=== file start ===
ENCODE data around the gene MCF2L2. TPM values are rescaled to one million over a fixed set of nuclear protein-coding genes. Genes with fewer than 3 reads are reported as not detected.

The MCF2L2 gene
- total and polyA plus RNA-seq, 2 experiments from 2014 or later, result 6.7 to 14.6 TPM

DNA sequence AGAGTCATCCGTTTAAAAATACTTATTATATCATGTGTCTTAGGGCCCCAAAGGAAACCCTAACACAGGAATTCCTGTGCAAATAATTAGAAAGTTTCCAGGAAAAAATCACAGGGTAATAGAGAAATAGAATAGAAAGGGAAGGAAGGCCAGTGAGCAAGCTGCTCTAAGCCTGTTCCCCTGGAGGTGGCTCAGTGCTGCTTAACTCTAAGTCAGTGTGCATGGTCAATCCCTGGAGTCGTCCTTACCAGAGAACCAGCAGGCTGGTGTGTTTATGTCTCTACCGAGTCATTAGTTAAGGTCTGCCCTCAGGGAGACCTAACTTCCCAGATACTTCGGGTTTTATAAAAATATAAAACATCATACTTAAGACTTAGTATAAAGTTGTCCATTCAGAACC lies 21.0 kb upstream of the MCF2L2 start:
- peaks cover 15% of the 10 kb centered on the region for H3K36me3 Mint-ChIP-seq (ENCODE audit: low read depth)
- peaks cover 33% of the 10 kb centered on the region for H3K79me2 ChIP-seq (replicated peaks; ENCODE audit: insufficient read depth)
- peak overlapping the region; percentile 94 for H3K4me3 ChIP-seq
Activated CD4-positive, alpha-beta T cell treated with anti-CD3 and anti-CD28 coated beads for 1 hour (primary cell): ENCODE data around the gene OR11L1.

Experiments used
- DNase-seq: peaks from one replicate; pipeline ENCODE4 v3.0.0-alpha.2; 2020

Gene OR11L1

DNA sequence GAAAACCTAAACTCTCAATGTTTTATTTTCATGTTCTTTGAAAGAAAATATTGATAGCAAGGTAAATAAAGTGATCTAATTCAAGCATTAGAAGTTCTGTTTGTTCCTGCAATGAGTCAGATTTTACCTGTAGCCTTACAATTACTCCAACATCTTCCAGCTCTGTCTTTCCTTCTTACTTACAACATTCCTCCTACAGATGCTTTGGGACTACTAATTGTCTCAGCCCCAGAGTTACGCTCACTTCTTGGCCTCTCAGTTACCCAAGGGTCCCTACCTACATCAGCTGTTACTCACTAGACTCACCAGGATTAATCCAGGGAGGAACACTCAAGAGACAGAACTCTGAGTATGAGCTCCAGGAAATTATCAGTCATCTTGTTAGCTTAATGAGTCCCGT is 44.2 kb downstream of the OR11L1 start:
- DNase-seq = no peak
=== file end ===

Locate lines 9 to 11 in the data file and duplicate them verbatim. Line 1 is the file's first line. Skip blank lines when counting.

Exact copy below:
Experiments used
- DNase-seq: peaks from one replicate; pipeline ENCODE4 v3.0.0-alpha.2; 2020

Gene OR11L1